When Mina was in her 90’s and no longer driving and Juli was a teenager with a learner’s permit, they would go out together to the mall. Mina was the “licensed driver” whose presence allowed Jules to drive her around. Later, Mina could not have been prouder than when at 100, she walked down the aisle at Juli and Jonah’s wedding. Last fall, when Jules told Mina she was pregnant, Mina had a moment of full awareness and was filled with joy at the prospect of being a great-grandmother. When Juli put baby Maisy into Mina’s arms, Mina may not have known the relationship, but she knew that there was a new baby for her to hold and love.
Mina was 83 when Phil was born. She was his regular babysitter for the first years of his life. His pictures and cards adorned her refrigerator. And there was a memorable trip with Burt, Marcia, and Phil to Washington, D.C. Phil says, “My favorite times with her would be when we would all go over to her apartment for dinner & I would play card games with her. I’ll always remember how happy / joyful she was all the time we spent together. And, of course, how she was always offering me candy / ice cream / cake every time I went to see her. From my memory she was just a really caring person & loved her family a lot!” In recent years she would marvel at how tall he was and smile with pride every time Burt would remind her that Phil was studying at Tufts.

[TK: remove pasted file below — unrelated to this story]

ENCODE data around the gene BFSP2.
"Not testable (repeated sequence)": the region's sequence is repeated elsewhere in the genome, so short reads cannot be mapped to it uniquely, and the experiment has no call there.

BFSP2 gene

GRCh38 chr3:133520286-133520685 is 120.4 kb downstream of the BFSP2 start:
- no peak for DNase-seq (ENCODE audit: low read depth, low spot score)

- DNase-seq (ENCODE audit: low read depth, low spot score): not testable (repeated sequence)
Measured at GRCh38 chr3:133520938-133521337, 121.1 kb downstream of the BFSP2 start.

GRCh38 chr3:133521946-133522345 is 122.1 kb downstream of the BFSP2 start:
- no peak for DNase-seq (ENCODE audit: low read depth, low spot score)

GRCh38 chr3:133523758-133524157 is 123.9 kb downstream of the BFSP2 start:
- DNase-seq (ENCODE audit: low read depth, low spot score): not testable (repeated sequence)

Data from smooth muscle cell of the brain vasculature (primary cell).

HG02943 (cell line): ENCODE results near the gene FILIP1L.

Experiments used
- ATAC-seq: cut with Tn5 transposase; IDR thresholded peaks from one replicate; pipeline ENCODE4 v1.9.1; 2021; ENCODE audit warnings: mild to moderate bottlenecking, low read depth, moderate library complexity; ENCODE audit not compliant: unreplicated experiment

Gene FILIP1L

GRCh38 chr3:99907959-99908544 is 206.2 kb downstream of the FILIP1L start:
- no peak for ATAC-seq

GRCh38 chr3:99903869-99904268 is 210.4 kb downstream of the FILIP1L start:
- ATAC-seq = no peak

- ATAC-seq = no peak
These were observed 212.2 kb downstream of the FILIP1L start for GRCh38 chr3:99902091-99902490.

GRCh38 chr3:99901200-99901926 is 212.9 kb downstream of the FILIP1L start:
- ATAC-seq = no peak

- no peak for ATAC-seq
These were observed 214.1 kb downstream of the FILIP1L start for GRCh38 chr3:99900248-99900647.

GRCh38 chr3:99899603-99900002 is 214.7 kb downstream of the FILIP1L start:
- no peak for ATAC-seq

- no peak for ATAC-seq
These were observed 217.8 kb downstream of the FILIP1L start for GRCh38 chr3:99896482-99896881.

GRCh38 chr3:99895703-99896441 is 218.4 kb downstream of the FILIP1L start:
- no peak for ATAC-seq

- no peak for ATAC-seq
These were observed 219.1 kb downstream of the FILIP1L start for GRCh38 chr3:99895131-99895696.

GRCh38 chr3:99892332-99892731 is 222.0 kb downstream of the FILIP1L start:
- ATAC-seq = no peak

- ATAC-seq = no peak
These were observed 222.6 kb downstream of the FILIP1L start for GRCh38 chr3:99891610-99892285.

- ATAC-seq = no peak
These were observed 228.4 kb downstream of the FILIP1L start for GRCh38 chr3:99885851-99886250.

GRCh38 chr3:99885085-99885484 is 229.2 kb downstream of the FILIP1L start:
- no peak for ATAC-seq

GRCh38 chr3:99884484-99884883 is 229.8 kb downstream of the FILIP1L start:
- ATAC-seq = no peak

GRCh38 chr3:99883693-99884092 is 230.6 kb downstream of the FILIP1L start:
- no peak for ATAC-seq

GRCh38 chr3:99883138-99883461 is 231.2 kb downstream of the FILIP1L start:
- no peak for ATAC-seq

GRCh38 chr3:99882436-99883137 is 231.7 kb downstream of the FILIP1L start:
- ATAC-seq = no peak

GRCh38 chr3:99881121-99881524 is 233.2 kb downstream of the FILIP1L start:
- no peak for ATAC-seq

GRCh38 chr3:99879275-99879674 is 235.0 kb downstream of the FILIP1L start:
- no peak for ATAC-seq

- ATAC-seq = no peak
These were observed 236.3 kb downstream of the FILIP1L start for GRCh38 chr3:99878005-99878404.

Mina’s greatest blessings, the ones she cherished to her final days, were her two sons, Burt and Bob. She had the best kind of dementia – she believed that they were there with her, every day, for supper. They may not have been there for supper, but the truth is that Burt and Bob were there for her, always. Whether it was Burt finding her the volunteer job after Harry died or Bob fixing watch after watch; whether buying her groceries when she would call Bob one day and Burt a few days later to request the same things – bagels, strawberry cream cheese, and chocolate cake; whether taking her to the doctor or the dentist or being with her in the ER and hospital, Burt and Bob were always there. They responded to phone calls, sometimes in the middle of the night. They made sure she had where to go for Rosh Hashanah, Thanksgiving, Passover, and Mother’s Day. There were weekly Sunday family dinners at restaurants with Mina slipping her credit card under the table to Bob so that he could “pay” or Sunday take out at Mina’s apartment at Phillips Park. With very few exceptions, they never took vacations at the same time so that there would be someone at home to take care of Mina. And those few times they were gone at the same time, they made sure that cousin Leslie, z”l, was on “stand-by” to meet Mina’s needs.
Mina lived a long, good life. Perhaps it was her openness to new people and experiences that led to length of years. Maybe it was due to the crossword puzzles she did each day – in ink. Perhaps it was the stairs in the house on Andrew Street, since she explained often that the only exercise she did was going up and down the stairs. But let’s give her the last word. When she was asked why she lived so long, this was her response: “I never smoked, I never drank, and I only had one man.”
We were so blessed by her life and her love. May her memory endure as a blessing.